A subscriber recently suggested we do a blog on treating minor pet ailments, such as cuts and grazes, at home. So here it is…and many thanks for the suggestion!

When to go to the vet?

If in doubt, always take a trip to the vet with your injured pet. As a rule of thumb, ask yourself if you or your child had that type of cut or wound, would you go to the doctor? It’s no different for a pet. Wounds that fully puncture the skin, including dog (and cat) bites; heavy bleeding, potential broken bones, strange breathing (heavy and rapid or shallow) would all require a trip to the vet.

Treating a cut or wound at home

For small surface cuts and grazes just clean with plain old tap water or you can use warm water with salt in it (about a teaspoon of salt to a pint of water) as well. A golden rule of veterinary practice is — dilution, dilution, dilution — so basically keep irrigating the cut with water and more water. Clean at the same time using a cotton bud and then dab dry with a cotton wipe or pad.

When you google how to treat pet cuts and grazes at home, a number of sites give quite elaborate instructions, including clipping of the affected area. Is this really something you should be doing at home?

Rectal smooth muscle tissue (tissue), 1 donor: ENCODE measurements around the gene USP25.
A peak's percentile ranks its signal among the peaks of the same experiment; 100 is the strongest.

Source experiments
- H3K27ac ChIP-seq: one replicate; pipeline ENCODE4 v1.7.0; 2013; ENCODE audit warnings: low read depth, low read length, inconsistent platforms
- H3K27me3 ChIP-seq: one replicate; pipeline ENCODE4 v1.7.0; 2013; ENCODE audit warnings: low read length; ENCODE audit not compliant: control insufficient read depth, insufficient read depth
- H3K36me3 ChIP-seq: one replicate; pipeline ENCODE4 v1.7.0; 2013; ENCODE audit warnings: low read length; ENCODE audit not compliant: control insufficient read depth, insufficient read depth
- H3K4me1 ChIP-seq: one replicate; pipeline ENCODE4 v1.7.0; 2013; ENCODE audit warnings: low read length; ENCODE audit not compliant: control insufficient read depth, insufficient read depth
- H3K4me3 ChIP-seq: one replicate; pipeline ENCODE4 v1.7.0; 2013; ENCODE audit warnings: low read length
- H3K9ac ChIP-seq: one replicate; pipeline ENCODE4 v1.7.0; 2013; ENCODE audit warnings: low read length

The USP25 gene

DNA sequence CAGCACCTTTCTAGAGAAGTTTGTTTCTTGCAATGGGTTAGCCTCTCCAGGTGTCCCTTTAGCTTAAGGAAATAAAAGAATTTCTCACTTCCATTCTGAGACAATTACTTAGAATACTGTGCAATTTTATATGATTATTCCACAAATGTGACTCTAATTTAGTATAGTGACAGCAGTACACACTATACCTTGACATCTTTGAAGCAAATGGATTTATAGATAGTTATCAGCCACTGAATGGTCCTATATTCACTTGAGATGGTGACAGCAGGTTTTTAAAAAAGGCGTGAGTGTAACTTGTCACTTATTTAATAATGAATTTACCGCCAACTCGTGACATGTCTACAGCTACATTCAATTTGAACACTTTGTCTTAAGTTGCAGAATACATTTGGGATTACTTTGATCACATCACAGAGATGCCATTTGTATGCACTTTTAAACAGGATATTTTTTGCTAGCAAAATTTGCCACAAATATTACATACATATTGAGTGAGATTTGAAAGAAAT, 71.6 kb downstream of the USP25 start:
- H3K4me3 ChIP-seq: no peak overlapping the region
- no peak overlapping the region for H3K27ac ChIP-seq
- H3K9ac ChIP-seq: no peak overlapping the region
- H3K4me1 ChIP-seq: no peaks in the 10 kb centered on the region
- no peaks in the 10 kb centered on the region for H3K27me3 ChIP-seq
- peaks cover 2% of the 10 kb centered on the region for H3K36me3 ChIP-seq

If you’re confident and competent, you might well be capable of performing it at home; but for a lot of people it might be a step too far. It depends on how calm both the dog and the owner are in the situation. Some dogs can become quite agitated, and even aggressive, especially if approached with a clippers, when they’re in pain or discomfort.

What about using natural products, such as tea tree oil, on cuts and grazes?

Products like tea tree are oily and not ideal. You want the pet to forget about the cut, not dwell on it. With creams, liquids or lotions on it, they’ll keep licking the area. The best approach is to just use salt and water to clean and irrigate the affected area. The first rule of veterinary practice is – Do no harm. It’s worth keeping this rule in mind when treating your pet at home; you can be pretty sure salt and water will do no harm.

What other type of minor pet ailment might you treat at home?

Sometimes you can clip a damaged claw, for example, at home. Again, it’s if you’re comfortable with it.
Cuts on ears and paws can bleed a lot but they might be small. Wash with tap water to see the situation before panicking.
Also different breeds of dogs react differently to pain. For example, a greyhound might scream if it gets a little cut whereas a Labrador or spaniel could have a broken toe and wouldn’t as much as whimper. In fact, a Labrador would probably want to go back out playing rather than seek attention!

Tip of the day: Invest in a buster collar; or the Cone of Shame; as it’s popularly referred to in the Disney movie Up!! That keeps the pet from licking the wound.

For the more advanced pet DIYers here’s a few useful links:
http://www.petmd.com/blogs/fullyvetted/2013/april/how-to-take-care-of-your-pets-minor-wounds-30187
http://www.fidosavvy.com/dog-wounds-on-dogs.html